Oh absolutely. Absolutely. I think just from doing fashion merchandising or visual merchandising, project management, bringing something together like on a set, we had to like plan things out on paper first and decide what was going to go where and then this color scheme, there was always a theme about something so that kind of translated to design, absolutely.

Maurice Cherry:
I mean I would imagine also just being able to come up with those concepts. I mean that’s creative direction, that’s art direction. Those are things that if you look at a blank Photoshop canvas or something as your stage, like you can kind of bring those same visual elements in with perspective and sizing and all that sort of stuff.

Lisa Cain:
Exactly.

Maurice Cherry:
Nice. Now you’ve said that you came through the back door to become a designer at age 30. Tell me what does that mean? Because it sounds like you were already doing a lot of design.

Lisa Cain:
Well you know what? For me I felt like I truly didn’t arrive until after I graduated from the Illinois Academy of Design and Technology and I was actually doing graphic design on the computer, and that was at age 30 and The NutraSweet Company sent me back to school and yeah, I felt like, “Okay, it’s official now, and I’ll officially have the title graphic designer.”

Maurice Cherry:
Okay. I mean aside from I guess getting that title, did that … I’m curious, did your family at that point kind of see like, “Oh, this is something like serious.”

Lisa Cain:
Oh yeah, oh yeah. Even when I was in school, they finally came around. Like I said, my dad, he was the one while I was in school because it was rough. You had all these projects to do and they had a computer lab but you needed something at home to work on and so he bought me my first Mac and that was what, 1996? It wasn’t inexpensive at the time. We’re talking, you had to get the modem and everything else separately and yeah. And speaking of modems, my first job … So out of school was with USRobotics who actually built the modems. That was quite interesting.

Maurice Cherry:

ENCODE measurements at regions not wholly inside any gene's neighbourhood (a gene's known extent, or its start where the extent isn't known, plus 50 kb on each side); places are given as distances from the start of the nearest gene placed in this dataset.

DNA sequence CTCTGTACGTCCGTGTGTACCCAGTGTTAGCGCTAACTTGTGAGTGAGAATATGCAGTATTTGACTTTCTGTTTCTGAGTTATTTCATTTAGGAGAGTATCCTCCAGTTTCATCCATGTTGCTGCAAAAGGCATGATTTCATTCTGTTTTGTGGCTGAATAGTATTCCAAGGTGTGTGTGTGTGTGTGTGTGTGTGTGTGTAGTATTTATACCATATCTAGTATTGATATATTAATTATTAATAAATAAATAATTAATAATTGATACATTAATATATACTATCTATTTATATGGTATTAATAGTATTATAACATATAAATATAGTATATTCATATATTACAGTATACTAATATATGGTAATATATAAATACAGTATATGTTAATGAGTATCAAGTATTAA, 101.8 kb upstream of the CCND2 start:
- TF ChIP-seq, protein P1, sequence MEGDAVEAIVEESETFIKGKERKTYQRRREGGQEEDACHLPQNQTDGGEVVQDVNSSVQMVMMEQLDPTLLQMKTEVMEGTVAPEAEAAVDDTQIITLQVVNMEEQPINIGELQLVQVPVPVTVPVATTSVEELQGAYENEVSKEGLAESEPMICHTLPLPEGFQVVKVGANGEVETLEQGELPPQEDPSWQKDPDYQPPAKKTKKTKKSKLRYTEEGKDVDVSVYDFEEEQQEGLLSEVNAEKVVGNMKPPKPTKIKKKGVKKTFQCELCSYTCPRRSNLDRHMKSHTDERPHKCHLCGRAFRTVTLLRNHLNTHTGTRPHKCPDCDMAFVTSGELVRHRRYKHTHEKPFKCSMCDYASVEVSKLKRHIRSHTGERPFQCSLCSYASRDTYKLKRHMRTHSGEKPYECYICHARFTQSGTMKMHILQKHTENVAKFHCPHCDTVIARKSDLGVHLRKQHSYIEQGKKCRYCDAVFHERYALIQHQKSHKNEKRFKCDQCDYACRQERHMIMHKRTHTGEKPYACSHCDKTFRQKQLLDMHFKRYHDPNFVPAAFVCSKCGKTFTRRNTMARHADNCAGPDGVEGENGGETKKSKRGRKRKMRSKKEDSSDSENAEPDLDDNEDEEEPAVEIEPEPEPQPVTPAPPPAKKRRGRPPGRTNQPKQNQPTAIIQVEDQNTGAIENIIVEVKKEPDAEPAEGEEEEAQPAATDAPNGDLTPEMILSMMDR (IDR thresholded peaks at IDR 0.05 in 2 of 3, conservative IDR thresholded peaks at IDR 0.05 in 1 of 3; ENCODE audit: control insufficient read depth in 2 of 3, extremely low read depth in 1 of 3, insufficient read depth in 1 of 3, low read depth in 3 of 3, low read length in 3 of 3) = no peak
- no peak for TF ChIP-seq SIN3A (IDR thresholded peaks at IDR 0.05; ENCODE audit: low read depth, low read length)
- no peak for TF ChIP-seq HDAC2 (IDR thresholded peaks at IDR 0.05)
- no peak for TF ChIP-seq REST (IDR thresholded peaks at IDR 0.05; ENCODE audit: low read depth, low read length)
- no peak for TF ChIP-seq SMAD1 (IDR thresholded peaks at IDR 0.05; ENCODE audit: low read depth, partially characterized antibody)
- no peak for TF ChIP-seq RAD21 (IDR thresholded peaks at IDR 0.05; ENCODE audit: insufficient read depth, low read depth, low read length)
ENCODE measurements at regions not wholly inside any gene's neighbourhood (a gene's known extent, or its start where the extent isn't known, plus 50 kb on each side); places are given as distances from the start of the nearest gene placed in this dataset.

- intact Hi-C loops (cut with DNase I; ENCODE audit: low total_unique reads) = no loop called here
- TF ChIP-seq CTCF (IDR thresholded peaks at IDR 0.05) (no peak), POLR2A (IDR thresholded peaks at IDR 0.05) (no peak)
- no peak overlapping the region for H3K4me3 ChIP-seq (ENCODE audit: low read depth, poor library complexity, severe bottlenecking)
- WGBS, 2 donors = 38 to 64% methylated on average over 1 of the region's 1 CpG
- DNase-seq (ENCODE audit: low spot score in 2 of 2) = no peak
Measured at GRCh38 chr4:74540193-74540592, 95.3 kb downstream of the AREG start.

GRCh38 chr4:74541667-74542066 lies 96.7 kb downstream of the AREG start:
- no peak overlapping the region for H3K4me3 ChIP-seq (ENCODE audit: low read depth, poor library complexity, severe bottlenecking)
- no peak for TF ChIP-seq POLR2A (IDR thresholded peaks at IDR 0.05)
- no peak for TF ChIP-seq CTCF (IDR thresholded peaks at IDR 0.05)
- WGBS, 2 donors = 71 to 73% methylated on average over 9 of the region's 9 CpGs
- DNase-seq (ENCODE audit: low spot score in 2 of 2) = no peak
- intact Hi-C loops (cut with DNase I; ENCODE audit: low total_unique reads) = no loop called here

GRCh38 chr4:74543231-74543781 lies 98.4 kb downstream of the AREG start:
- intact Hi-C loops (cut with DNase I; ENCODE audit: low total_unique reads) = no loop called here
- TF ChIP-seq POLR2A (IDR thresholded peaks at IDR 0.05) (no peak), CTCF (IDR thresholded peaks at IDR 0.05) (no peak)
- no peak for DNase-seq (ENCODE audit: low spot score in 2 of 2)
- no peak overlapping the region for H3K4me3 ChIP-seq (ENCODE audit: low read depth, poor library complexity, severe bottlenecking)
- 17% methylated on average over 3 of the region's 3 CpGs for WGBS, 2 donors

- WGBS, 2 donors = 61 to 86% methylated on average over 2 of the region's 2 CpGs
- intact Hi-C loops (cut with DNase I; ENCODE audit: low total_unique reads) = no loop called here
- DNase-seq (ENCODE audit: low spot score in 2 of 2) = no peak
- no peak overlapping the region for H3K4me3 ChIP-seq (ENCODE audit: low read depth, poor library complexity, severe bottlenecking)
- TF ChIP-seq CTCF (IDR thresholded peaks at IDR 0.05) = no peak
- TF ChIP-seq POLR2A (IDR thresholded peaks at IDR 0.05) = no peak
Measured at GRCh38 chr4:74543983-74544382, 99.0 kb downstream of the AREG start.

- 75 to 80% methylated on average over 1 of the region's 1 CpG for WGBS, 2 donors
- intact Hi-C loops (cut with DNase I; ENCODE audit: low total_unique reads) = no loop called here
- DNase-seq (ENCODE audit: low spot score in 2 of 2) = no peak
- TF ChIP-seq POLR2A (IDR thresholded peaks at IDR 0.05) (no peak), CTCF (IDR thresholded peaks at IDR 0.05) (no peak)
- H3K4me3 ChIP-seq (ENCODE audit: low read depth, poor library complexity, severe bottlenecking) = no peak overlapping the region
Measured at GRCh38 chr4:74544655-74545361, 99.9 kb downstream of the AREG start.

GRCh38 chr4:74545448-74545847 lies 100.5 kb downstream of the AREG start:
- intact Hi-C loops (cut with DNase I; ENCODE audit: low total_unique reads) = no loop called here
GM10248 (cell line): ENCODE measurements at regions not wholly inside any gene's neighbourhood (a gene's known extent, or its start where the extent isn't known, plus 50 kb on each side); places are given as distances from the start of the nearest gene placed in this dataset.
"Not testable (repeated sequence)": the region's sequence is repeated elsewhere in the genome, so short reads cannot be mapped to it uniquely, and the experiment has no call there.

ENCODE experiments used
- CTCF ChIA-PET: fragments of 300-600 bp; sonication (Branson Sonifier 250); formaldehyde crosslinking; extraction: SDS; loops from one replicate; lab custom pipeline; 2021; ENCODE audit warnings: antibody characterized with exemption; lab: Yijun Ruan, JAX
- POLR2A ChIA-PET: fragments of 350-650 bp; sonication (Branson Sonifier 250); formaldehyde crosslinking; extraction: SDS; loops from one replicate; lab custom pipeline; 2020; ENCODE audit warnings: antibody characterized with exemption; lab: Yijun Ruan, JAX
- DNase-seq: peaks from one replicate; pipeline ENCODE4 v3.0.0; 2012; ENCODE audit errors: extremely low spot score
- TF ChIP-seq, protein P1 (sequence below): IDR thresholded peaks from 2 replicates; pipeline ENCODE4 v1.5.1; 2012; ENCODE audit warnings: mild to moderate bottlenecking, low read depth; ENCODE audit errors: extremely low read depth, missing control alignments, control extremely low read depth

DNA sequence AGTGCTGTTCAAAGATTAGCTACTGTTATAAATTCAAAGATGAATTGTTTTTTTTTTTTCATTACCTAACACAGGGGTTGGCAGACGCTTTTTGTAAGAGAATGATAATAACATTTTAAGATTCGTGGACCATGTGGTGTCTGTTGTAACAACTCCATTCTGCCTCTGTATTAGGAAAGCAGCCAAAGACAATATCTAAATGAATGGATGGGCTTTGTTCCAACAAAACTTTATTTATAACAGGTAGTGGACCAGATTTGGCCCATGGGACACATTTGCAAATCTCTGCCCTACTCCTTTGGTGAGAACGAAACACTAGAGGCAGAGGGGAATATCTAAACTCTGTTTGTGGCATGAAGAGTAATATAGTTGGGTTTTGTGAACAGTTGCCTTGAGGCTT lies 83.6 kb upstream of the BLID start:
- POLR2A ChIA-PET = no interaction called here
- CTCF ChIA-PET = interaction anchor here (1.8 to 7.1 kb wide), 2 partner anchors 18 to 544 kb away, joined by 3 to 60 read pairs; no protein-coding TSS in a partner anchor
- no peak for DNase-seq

So now you’ve made this shift. I’m looking, kind of trying to follow this. So you’ve made this shift now from visual merchandising to graphic design. How was the work different, I mean aside from obviously physical to digital but how was the work different that you were doing now?

Lisa Cain:
I think with graphic design, this opened up a whole new world. I think I personally felt like the possibilities were endless to be more creative. As a visual display designer, you’re working at this one particular place and you’re doing stuff at one location. But as a graphic designer, it’s like endless possibilities to creativity. There’s always different projects coming up and not only that but it could be different clients, different organizations or companies. So the creativity is endless.

Maurice Cherry:
One thing that I really remember from those like early days of kind of digital graphic design. It really was like … You could do anything you wanted. It was like … I don’t want to say it was like the wild, wild west because that implies some level of lawlessness but like you really could get away with anything because the tools were so accessible. Like everyone can point and click, but not everyone’s going to do the same combination of filters or colors or even settings on certain things. So you end up coming up with just the wildest kind of designs just by playing around. I felt like there was a lot more play back then to get to kind of what the end result could be.

Lisa Cain:
It was, and then at the same time … I actually started creating websites with my husband at the time we were dating and we were doing webs, I created my first, my website, my portfolio website like in ’98 and I thought it was like the coolest thing because it was like this crocodile on the front. Remember it was like landing pages and it was like maybe a little bit of animation. I thought it was so cool because my crocodile’s eye was like winking at you.

Maurice Cherry:
Oh, those early animated GIFs. I love those.

Lisa Cain:
Mm-hmm (affirmative).

Maurice Cherry:
Now as you kind of continued on in your career, you worked in-house as a designer for SmithBucklin and then you were an associate creative director at Urban Ministries Inc. When you look back at those particular experiences, what did they teach you?

Lisa Cain:
I think most importantly they taught me how to work with my clients, how to project manage everything, stay on timelines, stay within budgets and be creative at the same time. They were invaluable experiences.

Maurice Cherry:
Were they like different? Because I mean I’m imagining in Urban Ministries, that’s kind of more religious whereas SmithBucklin I guess you could say is secular. I don’t know. Was it a big difference in just like the type of work that you were doing?

Lisa Cain:
Yeah. SmithBucklin was very, very fast-paced and they had to account for every 15 minutes of our time so they could build a client and if you had to go to the bathroom, you had to figure out a way to pad that in there.

Maurice Cherry:
Wow.

Lisa Cain: